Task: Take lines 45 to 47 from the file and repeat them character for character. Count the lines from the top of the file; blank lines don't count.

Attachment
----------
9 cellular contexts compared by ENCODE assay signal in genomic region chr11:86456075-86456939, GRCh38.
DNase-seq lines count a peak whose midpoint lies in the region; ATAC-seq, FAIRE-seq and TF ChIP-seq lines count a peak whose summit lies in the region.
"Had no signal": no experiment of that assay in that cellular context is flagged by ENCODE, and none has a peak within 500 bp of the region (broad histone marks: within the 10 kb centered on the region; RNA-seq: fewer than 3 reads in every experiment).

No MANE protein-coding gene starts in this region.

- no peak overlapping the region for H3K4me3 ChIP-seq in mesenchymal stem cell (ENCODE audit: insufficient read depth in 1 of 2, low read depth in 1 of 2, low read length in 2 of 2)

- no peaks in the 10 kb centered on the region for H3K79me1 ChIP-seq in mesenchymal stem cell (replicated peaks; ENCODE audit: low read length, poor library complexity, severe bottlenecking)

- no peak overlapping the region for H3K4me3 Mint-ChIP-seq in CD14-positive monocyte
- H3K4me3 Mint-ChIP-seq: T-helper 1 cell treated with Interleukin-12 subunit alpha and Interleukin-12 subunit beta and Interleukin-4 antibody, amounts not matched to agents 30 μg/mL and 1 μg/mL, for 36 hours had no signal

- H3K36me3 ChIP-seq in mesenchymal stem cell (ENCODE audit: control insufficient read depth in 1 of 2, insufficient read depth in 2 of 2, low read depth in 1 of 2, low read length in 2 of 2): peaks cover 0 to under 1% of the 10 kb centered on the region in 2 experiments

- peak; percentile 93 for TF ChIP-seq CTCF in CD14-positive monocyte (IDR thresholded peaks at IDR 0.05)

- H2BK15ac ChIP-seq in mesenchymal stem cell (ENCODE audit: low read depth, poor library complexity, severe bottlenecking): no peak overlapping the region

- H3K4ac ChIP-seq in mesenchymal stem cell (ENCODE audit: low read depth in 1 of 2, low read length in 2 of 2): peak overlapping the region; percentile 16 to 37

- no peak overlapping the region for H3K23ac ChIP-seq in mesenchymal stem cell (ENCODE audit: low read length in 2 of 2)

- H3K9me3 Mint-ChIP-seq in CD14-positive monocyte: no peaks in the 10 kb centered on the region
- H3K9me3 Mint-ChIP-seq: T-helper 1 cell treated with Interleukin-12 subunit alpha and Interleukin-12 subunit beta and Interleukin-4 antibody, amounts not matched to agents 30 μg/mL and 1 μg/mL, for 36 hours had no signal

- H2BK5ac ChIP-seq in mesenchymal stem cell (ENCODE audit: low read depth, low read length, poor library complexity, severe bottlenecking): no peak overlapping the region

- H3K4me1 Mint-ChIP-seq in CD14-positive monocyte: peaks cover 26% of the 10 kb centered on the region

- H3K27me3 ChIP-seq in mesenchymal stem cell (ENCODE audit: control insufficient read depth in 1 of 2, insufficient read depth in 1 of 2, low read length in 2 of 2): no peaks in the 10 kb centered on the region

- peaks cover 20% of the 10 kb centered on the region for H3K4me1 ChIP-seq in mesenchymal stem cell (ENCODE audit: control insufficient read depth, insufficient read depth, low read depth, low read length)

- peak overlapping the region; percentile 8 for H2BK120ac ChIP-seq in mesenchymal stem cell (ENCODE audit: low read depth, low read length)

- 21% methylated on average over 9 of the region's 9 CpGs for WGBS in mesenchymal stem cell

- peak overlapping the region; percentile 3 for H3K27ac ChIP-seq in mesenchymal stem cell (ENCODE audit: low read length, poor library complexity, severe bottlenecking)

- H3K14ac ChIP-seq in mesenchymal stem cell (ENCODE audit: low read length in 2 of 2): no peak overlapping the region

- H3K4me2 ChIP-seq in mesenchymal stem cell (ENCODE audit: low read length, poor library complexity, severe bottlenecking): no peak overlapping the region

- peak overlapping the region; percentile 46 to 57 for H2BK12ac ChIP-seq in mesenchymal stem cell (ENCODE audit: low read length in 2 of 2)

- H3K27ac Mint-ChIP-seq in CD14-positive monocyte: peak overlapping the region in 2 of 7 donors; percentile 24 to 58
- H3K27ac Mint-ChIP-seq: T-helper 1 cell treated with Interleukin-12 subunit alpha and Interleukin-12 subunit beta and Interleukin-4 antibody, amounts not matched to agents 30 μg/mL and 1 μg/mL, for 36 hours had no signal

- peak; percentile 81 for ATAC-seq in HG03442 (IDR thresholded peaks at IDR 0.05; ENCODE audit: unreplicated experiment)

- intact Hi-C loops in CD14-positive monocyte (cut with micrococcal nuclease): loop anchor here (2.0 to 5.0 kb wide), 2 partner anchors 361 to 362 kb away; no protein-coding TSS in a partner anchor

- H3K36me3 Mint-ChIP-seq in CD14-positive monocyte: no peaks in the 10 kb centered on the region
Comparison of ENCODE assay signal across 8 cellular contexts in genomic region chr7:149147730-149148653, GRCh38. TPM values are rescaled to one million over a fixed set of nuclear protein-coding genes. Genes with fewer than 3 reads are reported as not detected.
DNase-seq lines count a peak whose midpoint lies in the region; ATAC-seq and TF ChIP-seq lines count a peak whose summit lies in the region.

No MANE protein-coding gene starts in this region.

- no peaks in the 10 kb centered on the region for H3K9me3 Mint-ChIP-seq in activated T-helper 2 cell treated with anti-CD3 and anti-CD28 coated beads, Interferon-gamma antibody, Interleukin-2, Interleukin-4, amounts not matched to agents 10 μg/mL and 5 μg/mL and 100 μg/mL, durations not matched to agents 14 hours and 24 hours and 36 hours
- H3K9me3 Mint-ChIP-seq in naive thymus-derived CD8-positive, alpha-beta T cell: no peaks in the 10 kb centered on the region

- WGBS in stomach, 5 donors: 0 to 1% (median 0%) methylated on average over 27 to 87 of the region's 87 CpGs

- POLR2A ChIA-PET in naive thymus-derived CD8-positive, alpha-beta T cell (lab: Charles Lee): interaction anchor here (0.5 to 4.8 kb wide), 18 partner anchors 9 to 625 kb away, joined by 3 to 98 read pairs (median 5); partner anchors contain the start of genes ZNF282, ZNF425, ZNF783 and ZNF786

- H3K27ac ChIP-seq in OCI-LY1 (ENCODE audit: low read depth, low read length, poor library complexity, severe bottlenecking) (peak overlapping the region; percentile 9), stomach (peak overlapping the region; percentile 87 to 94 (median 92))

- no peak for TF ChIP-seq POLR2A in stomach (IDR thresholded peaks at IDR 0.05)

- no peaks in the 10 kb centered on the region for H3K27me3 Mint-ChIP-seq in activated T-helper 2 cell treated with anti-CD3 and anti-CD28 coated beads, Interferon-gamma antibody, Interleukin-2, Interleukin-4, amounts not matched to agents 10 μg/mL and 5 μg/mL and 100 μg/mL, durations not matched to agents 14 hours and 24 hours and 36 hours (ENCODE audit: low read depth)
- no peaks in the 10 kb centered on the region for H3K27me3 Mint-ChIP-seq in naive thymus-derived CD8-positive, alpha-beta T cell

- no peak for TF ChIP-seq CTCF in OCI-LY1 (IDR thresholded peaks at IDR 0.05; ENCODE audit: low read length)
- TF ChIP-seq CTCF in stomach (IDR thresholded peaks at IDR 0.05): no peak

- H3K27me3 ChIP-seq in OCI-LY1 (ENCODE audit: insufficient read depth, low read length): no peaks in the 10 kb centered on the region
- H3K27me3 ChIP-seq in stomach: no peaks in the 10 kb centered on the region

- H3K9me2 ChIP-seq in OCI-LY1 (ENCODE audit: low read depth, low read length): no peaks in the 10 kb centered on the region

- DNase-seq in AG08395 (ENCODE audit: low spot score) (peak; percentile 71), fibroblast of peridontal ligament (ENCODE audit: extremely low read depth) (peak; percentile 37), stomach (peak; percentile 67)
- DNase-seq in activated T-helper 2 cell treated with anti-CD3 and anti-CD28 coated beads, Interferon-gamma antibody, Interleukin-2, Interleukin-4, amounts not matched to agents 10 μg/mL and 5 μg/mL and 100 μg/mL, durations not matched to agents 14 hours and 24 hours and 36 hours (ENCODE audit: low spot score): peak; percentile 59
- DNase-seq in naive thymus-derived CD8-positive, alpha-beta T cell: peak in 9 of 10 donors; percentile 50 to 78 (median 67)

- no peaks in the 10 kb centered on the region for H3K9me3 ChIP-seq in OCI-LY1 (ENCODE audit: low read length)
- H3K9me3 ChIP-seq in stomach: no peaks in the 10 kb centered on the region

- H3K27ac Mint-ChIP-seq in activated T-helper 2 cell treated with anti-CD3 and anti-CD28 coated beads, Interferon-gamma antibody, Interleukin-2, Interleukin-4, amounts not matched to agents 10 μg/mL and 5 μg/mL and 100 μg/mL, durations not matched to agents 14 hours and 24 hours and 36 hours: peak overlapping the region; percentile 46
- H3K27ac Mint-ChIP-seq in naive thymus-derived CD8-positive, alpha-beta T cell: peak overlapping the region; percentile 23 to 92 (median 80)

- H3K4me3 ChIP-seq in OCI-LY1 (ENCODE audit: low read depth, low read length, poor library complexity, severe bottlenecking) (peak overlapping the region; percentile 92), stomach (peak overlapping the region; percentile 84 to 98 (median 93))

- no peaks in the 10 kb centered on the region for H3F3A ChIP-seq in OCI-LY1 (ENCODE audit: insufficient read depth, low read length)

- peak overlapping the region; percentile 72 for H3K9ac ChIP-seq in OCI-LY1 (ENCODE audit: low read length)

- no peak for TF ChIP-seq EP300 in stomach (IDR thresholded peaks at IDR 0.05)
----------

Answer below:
- H3K27me3 ChIP-seq in stomach: no peaks in the 10 kb centered on the region

- H3K9me2 ChIP-seq in OCI-LY1 (ENCODE audit: low read depth, low read length): no peaks in the 10 kb centered on the region

- DNase-seq in AG08395 (ENCODE audit: low spot score) (peak; percentile 71), fibroblast of peridontal ligament (ENCODE audit: extremely low read depth) (peak; percentile 37), stomach (peak; percentile 67)